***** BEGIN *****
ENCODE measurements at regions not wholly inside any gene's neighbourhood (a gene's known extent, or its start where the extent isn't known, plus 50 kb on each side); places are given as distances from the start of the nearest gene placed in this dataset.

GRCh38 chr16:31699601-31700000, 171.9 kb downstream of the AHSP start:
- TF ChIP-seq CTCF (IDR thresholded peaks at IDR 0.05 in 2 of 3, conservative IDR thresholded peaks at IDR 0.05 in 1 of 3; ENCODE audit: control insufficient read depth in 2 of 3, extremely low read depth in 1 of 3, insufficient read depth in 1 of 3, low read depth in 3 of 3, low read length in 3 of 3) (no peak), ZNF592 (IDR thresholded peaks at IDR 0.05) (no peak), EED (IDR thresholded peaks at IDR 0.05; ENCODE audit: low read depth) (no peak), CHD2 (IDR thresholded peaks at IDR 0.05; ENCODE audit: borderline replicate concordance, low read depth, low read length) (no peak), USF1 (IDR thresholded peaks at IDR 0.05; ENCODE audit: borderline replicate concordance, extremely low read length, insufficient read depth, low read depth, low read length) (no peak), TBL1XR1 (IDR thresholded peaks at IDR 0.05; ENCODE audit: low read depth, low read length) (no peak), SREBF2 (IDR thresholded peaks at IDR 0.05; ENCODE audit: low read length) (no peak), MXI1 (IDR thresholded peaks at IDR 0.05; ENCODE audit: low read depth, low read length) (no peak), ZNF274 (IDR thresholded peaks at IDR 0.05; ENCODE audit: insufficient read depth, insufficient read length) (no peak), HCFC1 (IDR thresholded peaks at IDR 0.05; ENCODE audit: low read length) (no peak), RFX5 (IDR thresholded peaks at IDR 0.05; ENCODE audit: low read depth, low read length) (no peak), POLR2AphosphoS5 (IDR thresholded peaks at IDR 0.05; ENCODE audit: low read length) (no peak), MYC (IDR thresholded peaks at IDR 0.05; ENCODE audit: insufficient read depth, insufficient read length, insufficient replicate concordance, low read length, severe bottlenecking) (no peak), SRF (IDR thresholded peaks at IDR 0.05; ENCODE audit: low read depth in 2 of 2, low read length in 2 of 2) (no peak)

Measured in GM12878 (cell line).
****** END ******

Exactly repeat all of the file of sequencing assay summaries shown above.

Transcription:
ENCODE measurements at regions not wholly inside any gene's neighbourhood (a gene's known extent, or its start where the extent isn't known, plus 50 kb on each side); places are given as distances from the start of the nearest gene placed in this dataset.

GRCh38 chr16:31699601-31700000, 171.9 kb downstream of the AHSP start:
- TF ChIP-seq CTCF (IDR thresholded peaks at IDR 0.05 in 2 of 3, conservative IDR thresholded peaks at IDR 0.05 in 1 of 3; ENCODE audit: control insufficient read depth in 2 of 3, extremely low read depth in 1 of 3, insufficient read depth in 1 of 3, low read depth in 3 of 3, low read length in 3 of 3) (no peak), ZNF592 (IDR thresholded peaks at IDR 0.05) (no peak), EED (IDR thresholded peaks at IDR 0.05; ENCODE audit: low read depth) (no peak), CHD2 (IDR thresholded peaks at IDR 0.05; ENCODE audit: borderline replicate concordance, low read depth, low read length) (no peak), USF1 (IDR thresholded peaks at IDR 0.05; ENCODE audit: borderline replicate concordance, extremely low read length, insufficient read depth, low read depth, low read length) (no peak), TBL1XR1 (IDR thresholded peaks at IDR 0.05; ENCODE audit: low read depth, low read length) (no peak), SREBF2 (IDR thresholded peaks at IDR 0.05; ENCODE audit: low read length) (no peak), MXI1 (IDR thresholded peaks at IDR 0.05; ENCODE audit: low read depth, low read length) (no peak), ZNF274 (IDR thresholded peaks at IDR 0.05; ENCODE audit: insufficient read depth, insufficient read length) (no peak), HCFC1 (IDR thresholded peaks at IDR 0.05; ENCODE audit: low read length) (no peak), RFX5 (IDR thresholded peaks at IDR 0.05; ENCODE audit: low read depth, low read length) (no peak), POLR2AphosphoS5 (IDR thresholded peaks at IDR 0.05; ENCODE audit: low read length) (no peak), MYC (IDR thresholded peaks at IDR 0.05; ENCODE audit: insufficient read depth, insufficient read length, insufficient replicate concordance, low read length, severe bottlenecking) (no peak), SRF (IDR thresholded peaks at IDR 0.05; ENCODE audit: low read depth in 2 of 2, low read length in 2 of 2) (no peak)

Measured in GM12878 (cell line).